London’s been burning since tobacco sales shot up in England in the wake of the Covid-19 pandemic.
Tobacco companies claim that lockdowns and travel restrictions have been good for business, because smugglers have a harder time transporting contraband across national borders. But seeing as how 60-70% of the parallel trade in tobacco is driven by firms linked to the industry, tobacco control advocates point out the tobacco companies themselves are the main beneficiaries of tobacco smuggling – and of making sure the illicit trade in cigarettes is not effectively policed.
Given that Big Tobacco profits from legal packets as well as the parallel trade, the black market allows them to access underage and less well-off smokers. Increasingly rigid public health measures are bad for the industry’s bottom line, and it should come as no surprise that companies like Philip Morris International (PMI) and British American Tobacco (BAT) are willing to go to extraordinary lengths to protect their profit margins. That said, if this illicit tobacco trade is able to take place in what effectively amounts to broad daylight, then the consequences are equally the fault of the industry and of governments in the UK and the EU, who have failed to recognise the industry’s stratagems to undermine their tobacco control measures.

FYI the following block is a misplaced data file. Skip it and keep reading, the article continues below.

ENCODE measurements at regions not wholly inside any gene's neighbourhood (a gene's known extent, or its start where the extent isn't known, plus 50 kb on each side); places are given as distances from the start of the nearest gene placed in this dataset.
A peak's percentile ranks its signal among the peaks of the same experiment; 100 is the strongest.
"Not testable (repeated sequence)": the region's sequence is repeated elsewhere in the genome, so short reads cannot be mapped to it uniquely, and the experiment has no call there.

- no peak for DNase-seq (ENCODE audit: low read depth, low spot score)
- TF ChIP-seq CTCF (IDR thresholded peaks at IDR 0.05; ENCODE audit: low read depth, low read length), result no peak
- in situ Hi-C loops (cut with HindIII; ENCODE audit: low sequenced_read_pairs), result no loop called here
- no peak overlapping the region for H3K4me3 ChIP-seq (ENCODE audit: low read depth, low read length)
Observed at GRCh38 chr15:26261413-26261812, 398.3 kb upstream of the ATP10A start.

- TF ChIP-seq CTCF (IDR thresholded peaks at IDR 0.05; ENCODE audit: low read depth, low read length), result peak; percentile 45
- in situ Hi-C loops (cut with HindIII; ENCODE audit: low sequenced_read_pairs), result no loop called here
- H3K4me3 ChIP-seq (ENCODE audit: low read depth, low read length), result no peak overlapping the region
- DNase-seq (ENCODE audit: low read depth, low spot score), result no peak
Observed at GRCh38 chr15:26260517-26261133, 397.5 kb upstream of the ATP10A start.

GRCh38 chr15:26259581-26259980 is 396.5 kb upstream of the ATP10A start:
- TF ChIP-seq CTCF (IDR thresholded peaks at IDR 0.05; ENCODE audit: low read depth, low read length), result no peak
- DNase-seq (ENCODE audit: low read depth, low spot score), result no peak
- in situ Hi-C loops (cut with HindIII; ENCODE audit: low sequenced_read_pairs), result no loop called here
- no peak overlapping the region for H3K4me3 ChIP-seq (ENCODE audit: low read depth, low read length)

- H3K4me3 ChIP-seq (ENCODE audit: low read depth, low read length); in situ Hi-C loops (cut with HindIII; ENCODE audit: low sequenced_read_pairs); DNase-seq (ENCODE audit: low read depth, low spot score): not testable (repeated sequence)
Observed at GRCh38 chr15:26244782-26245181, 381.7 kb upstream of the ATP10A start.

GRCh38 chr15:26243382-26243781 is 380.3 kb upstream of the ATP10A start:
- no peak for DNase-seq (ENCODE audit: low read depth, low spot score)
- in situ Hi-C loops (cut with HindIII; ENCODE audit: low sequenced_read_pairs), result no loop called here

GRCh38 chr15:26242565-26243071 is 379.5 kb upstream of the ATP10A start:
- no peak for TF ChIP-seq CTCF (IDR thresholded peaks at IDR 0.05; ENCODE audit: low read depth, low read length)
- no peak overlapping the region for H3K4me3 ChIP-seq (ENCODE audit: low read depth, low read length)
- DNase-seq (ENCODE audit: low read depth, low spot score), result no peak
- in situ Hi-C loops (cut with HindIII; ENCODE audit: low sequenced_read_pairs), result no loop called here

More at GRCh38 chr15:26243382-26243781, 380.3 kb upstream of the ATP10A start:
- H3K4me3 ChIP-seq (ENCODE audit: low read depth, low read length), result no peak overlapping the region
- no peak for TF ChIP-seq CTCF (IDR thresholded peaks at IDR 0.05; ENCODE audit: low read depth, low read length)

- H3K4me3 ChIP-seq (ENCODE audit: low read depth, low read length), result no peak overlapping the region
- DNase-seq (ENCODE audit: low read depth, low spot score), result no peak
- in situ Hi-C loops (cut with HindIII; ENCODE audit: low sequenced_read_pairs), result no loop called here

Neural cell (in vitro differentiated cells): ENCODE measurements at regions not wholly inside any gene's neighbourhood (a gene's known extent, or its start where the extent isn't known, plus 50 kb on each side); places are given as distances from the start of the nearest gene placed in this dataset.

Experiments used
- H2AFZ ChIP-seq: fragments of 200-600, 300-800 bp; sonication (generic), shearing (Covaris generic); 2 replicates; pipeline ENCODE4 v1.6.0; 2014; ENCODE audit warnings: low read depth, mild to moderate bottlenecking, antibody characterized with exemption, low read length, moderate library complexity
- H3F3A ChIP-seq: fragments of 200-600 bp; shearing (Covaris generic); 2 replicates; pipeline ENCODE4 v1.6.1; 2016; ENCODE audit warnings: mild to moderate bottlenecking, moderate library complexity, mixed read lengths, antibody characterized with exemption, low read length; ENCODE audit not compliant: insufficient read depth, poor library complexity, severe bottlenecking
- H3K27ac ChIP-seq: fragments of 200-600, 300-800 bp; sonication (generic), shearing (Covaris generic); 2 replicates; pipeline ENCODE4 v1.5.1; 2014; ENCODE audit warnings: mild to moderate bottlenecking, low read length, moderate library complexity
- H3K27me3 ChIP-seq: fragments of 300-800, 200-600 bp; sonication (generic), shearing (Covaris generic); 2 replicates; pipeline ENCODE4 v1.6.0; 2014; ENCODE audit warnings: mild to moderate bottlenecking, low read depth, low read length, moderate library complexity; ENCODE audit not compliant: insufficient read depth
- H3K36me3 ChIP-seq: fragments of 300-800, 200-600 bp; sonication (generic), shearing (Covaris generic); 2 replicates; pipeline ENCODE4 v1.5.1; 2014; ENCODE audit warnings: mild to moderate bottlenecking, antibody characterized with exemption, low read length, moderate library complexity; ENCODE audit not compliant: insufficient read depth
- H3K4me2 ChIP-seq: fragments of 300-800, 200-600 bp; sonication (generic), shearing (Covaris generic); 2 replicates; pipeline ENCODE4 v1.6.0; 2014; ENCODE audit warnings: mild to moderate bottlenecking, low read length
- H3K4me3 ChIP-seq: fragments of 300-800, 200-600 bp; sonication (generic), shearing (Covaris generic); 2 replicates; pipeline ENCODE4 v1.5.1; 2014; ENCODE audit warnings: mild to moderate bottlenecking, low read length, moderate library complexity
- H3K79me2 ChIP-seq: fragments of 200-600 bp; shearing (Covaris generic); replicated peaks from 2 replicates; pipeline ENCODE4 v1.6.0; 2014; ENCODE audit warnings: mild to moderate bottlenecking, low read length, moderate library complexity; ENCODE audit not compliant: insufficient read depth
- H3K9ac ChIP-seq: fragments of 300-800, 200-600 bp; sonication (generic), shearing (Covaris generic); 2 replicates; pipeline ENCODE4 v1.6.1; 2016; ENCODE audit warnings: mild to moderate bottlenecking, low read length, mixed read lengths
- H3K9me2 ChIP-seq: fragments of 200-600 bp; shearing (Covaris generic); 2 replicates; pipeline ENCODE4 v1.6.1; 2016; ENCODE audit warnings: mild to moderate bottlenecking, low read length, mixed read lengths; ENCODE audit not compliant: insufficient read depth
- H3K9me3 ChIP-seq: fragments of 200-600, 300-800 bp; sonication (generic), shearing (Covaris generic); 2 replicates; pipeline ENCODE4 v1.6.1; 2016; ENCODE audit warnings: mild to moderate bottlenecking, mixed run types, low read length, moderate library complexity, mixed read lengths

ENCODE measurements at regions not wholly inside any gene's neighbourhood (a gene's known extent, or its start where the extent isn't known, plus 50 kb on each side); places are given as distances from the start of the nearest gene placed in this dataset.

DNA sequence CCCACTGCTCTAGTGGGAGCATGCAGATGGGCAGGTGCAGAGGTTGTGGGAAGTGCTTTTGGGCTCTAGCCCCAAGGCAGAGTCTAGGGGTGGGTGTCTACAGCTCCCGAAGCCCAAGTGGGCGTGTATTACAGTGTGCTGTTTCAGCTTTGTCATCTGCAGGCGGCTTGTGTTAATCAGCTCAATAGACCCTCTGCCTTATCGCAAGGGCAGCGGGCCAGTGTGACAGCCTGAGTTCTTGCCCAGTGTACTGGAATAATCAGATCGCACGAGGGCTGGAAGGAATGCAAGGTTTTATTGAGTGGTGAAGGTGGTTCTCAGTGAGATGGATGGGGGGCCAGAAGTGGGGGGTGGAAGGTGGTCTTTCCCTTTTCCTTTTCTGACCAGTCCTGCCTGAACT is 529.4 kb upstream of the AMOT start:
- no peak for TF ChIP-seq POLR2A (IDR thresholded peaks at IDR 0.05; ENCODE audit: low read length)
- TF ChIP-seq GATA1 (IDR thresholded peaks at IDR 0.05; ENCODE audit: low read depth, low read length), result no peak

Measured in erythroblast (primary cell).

Big Tobacco’s cunning plan
As an investigation by the Organised Crime and Corruption Reporting Project (OCCRP) laid out earlier this year, the Big Four tobacco companies – PMI, BAT, Imperial Brands, and Japan Tobacco International (JTI) – have combined forces since 2010 to create and hawk a deliberately faulty track-and-trace system for tobacco products. This traceability Trojan horse, which was originally offered to governments worldwide by the tobacco industry-controlled Digital Coding and Tracking Association (DCTA), was sold to a company named Inexto for a symbolic sum of one Swiss franc in 2016 and continues to be commercialised under the name ‘Codentify’.
The Codentify system has been declared defective by industry experts, since it relies on a 12-digit code which is visible for all to see and doesn’t possess physical security features which protect it from damage. Codentify also works by verifying a code with a data bank, but is not able to show if a code has simply been copied or stolen and duplicated on an untaxed pack. Beyond simply being easily compromised, the system’s origins mean it also goes entirely against Article 5.3 of the Framework Convention on Tobacco Control (FCTC) of the World Health Organization (WHO), which states any track-and-trace system put in place by FCTC signatories must not be linked in any way to the tobacco industry or its chosen partners.